We conducted a secondary analysis of a cohort of tuberculin skin test (TST) positive (≥5 mm), HIV-infected adults, recruited from September 2003 to June 2005 to a randomized trial of preventive treatment against TB. The trial compared three novel TB preventive treatment regimens with the World Health Organization's recommended standard – isoniazid for six months . Recruitment and follow-up of this cohort have been previously described . Participants were HIV-infected adults, at least 18 years of age who did not have active TB, which was excluded by symptom screen, chest X-ray, and clinical examination with appropriate laboratory investigations. In addition participants were excluded if they were candidates for ART (at the then CD4 count initiation threshold of 200 cells/mm3) or had previously received more than 2 months of treatment for TB disease. A baseline CD4 count and viral load were taken either during the screening process or within 90 days after randomization. CD4 counts were measured annually until 2004 when measurement was increased to either six-monthly or, If a prior CD4 count was <350 cells/mm3, CD4 counts were enumerated three-monthly to ensure timely referral for antiretroviral therapy. HIV RNA was assayed annually. A physician evaluated all participants annually and when clinically indicated.
We included follow-up time from the date of first CD4 count to the earlier of the date of ART initiation or termination from the study. In addition, to be absolutely sure that no participants who were taking ART were included in this analysis, we censored follow-up time of those participants who, despite not self-reporting ART, had an HIV RNA <400 copies/mL after having HIV RNA levels >1000 copies/mL at all previous visits.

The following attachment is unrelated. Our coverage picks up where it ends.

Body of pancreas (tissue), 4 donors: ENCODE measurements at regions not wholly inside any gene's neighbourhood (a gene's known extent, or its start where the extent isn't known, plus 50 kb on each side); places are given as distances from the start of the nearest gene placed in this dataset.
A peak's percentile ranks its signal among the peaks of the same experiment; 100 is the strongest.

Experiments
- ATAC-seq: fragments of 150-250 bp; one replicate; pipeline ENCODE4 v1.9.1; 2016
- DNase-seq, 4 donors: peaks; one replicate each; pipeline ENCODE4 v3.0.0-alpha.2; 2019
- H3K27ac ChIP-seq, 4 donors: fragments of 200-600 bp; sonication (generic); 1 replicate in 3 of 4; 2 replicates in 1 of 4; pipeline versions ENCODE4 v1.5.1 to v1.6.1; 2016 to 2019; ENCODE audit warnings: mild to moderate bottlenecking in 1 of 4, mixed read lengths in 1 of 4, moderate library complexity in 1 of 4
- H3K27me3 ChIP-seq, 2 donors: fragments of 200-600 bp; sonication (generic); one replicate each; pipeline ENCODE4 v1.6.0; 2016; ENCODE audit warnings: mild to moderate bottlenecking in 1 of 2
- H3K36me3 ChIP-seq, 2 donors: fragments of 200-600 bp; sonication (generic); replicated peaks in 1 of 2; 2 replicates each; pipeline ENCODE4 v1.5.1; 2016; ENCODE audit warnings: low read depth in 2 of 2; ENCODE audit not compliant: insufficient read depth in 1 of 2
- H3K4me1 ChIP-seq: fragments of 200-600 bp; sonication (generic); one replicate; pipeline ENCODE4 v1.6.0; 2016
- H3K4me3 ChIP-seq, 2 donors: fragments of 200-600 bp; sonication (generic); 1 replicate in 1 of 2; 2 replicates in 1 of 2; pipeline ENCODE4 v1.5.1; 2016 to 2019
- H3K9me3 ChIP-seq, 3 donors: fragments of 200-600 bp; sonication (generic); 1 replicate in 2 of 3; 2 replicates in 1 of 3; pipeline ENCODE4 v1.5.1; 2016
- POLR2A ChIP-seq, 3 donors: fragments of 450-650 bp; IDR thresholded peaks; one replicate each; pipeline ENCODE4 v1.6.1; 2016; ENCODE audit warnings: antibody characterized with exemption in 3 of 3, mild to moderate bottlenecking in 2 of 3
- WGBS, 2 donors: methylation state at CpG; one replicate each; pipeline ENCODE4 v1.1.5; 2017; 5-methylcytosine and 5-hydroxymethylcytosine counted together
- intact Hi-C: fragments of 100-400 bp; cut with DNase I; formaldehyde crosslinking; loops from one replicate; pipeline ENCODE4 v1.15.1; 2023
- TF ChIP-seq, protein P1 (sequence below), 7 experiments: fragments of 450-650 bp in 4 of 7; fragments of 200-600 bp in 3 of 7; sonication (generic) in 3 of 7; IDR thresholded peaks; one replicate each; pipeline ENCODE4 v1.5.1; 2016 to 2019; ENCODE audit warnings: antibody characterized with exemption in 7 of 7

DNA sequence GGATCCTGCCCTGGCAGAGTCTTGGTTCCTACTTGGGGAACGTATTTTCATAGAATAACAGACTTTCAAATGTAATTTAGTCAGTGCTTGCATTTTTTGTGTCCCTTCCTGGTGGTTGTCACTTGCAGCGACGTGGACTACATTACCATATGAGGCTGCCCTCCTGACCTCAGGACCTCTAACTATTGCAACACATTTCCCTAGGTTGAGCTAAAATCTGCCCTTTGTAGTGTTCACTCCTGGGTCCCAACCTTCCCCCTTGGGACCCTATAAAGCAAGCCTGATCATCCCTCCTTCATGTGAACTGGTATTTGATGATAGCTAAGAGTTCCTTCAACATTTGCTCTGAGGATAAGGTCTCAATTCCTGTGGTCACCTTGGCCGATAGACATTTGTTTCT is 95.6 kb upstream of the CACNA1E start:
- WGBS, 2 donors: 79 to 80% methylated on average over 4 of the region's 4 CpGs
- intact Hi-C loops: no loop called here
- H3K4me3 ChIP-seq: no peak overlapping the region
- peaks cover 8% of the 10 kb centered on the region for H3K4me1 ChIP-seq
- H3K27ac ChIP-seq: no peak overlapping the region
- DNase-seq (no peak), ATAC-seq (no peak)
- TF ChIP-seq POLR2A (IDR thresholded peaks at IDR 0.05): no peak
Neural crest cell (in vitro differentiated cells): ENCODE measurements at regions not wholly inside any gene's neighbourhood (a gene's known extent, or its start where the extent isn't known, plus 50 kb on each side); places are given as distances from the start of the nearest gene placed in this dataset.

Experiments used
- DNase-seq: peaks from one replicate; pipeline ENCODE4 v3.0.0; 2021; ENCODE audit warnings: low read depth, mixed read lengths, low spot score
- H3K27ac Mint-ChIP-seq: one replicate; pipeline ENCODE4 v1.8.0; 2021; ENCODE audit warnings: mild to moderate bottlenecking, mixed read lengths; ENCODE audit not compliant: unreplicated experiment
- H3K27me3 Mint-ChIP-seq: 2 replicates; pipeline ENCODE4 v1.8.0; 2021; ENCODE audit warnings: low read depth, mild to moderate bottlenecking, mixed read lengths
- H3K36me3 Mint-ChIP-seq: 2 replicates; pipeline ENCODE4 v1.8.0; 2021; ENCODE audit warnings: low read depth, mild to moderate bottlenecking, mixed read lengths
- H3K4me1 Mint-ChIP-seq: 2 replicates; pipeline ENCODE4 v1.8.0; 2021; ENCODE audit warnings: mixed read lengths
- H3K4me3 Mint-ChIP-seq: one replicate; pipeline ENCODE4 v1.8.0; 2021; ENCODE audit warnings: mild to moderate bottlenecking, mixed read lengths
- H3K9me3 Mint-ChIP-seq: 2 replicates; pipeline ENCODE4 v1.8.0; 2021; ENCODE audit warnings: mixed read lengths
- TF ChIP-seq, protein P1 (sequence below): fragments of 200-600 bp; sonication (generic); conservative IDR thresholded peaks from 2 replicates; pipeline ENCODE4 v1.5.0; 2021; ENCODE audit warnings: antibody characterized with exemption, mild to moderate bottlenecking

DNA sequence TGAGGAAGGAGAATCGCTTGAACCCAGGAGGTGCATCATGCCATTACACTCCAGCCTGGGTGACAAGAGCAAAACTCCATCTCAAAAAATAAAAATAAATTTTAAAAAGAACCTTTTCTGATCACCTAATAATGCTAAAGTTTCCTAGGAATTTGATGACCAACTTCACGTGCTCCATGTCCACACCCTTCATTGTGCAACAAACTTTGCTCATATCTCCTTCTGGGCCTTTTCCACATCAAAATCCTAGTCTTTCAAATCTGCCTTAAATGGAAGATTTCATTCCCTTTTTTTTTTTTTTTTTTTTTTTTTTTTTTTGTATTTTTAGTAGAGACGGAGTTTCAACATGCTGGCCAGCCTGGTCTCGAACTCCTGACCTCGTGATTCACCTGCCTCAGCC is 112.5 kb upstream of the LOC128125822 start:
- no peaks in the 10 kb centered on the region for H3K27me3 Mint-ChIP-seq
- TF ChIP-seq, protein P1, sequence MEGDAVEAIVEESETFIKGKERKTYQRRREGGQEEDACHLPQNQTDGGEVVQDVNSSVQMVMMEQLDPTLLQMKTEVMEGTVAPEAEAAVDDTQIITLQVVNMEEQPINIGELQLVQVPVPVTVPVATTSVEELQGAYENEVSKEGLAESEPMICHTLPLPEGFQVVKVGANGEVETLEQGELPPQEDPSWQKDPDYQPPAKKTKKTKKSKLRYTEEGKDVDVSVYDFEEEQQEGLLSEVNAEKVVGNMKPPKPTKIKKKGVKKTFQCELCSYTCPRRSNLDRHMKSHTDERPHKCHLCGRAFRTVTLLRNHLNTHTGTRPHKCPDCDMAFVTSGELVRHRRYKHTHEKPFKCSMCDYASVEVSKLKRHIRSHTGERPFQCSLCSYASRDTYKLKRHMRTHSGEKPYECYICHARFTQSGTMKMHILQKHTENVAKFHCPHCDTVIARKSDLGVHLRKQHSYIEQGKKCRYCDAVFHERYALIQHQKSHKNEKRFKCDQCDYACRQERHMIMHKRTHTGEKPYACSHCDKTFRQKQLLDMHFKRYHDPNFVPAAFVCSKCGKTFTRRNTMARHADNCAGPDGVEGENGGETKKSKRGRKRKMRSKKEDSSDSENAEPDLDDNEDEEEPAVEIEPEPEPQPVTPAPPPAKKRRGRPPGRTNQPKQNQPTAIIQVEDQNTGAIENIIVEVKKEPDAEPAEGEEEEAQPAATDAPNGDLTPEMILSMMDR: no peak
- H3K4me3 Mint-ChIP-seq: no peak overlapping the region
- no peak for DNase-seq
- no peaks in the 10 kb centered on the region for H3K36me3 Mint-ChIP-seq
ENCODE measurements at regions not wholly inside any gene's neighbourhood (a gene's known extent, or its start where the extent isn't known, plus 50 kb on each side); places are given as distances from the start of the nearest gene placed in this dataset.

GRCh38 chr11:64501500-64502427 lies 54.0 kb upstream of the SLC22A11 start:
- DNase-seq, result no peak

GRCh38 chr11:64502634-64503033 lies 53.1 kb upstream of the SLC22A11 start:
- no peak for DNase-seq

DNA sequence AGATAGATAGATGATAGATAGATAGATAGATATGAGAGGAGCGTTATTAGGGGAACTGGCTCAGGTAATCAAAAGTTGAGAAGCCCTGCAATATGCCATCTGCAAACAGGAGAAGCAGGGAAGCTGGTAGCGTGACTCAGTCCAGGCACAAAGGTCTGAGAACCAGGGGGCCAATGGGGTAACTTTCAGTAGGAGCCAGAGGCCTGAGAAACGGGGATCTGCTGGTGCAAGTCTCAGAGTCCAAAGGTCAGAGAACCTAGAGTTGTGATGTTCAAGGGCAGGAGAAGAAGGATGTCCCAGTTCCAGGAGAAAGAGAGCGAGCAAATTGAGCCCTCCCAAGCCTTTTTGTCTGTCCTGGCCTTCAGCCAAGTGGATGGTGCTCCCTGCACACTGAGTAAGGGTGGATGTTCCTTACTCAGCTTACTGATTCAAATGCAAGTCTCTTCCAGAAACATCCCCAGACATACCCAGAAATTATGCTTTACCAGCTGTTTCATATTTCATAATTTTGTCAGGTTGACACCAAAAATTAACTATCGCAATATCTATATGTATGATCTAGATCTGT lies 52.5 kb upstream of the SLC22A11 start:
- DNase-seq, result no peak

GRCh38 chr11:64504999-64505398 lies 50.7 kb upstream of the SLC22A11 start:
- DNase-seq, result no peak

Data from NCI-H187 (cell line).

Baseline characteristics, which included socio-demographic, clinical and laboratory measures, were summarized using frequency and percentages for categorical variables and by medians with Inter-quartile ranges (IQR) for continuous variables. We report the CD4 decline over time both in absolute and relative terms: cells/mm3 per month and %, respectively, using a random effects model . We also investigated how declines varied by baseline viral load, which was log10 transformed and stratified into mutually exclusive categories reflecting prior published work: <500 c/mL, 501–3000 c/mL, 3001–10,000 c/mL, 10,001–30,000 c/mL, and >30,000 c/mL. We used a mixed linear model to calculate CD4 change, over time, incorporating random effects to account for multiple updated measures. We identified individual factors that impacted on CD4 decline by building a model with an interaction between time and that factor. When the interaction was plausible and statistically significant (at α = 0.05) we included it in multivariable analysis. We also assessed significance of factors as intercepts in the mixed linear model. To allow direct comparison of our data with that of Mellors et al, we plotted CD4 declines, categorized by the baseline viral load categories used in their analysis. In addition to assessing how CD4 declines varied by viral load, the log10 viral load slope within each CD4 count category was also estimated using a random effects model adjusted for baseline variables.